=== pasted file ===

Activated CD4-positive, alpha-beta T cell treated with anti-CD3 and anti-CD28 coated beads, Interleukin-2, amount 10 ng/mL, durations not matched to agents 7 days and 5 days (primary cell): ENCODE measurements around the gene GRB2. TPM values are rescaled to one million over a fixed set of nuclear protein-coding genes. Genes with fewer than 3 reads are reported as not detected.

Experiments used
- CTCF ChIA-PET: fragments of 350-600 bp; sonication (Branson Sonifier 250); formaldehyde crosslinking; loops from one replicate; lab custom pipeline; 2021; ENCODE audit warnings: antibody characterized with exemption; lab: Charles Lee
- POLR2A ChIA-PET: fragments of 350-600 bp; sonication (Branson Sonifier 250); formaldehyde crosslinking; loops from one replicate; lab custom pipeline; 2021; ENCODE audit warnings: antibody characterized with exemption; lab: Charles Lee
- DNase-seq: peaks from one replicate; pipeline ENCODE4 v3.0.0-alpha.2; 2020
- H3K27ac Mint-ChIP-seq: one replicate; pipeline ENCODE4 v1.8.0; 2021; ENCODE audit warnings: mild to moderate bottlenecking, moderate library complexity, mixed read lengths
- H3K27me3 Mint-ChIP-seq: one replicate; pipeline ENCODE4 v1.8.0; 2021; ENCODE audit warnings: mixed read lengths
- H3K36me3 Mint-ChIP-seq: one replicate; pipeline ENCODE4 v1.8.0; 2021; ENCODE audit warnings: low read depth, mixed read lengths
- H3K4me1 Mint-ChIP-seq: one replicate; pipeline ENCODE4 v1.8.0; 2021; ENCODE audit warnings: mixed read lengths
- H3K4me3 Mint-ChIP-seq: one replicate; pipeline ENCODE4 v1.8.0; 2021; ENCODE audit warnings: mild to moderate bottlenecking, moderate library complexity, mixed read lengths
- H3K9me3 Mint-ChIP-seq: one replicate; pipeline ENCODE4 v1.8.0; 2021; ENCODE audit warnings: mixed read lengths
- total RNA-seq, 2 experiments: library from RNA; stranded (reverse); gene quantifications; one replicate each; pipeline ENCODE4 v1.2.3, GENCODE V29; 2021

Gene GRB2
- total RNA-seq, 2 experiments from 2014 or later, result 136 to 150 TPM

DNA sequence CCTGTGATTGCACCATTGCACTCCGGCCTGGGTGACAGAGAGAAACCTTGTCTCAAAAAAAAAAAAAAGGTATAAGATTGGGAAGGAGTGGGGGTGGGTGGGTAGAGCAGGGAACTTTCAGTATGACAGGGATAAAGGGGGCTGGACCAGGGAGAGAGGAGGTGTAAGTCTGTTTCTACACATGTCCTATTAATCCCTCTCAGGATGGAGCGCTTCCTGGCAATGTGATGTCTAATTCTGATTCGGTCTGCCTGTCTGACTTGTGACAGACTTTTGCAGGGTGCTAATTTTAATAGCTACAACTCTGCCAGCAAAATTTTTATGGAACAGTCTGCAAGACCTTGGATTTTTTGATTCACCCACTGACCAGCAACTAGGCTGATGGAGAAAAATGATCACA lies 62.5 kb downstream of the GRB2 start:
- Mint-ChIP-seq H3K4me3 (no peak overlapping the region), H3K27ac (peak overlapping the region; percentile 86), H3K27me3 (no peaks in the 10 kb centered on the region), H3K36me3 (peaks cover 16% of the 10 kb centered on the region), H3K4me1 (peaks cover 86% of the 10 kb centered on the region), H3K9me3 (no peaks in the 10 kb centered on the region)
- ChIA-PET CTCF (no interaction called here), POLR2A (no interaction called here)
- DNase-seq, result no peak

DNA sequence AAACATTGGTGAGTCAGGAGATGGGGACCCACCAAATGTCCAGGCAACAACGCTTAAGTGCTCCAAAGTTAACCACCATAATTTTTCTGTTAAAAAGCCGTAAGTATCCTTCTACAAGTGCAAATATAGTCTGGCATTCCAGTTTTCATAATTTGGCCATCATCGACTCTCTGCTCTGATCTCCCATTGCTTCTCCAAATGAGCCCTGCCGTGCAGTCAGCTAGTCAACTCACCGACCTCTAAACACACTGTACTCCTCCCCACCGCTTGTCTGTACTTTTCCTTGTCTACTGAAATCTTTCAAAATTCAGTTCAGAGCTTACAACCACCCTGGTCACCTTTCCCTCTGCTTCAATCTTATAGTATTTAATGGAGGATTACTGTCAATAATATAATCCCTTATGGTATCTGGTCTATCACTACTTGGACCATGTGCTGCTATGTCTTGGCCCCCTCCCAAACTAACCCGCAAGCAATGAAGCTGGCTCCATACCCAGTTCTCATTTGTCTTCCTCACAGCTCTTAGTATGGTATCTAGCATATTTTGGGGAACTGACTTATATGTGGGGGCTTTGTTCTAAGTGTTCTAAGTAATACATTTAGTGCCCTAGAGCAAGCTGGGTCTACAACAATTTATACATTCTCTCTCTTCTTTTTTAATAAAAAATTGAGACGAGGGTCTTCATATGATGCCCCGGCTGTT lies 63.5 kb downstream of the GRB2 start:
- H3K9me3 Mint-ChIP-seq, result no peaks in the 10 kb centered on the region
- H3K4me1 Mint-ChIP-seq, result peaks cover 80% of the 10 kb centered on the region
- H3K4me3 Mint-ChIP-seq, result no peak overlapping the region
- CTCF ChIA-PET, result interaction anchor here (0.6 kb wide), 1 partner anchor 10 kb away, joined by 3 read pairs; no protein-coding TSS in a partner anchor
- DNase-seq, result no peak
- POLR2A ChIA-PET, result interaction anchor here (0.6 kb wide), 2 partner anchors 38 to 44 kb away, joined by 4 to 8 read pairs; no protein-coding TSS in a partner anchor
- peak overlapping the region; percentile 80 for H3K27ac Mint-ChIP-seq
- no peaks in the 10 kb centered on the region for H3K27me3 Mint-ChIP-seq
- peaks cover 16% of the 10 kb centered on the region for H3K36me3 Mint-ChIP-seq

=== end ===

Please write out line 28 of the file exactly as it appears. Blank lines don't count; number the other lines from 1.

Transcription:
- peaks cover 16% of the 10 kb centered on the region for H3K36me3 Mint-ChIP-seq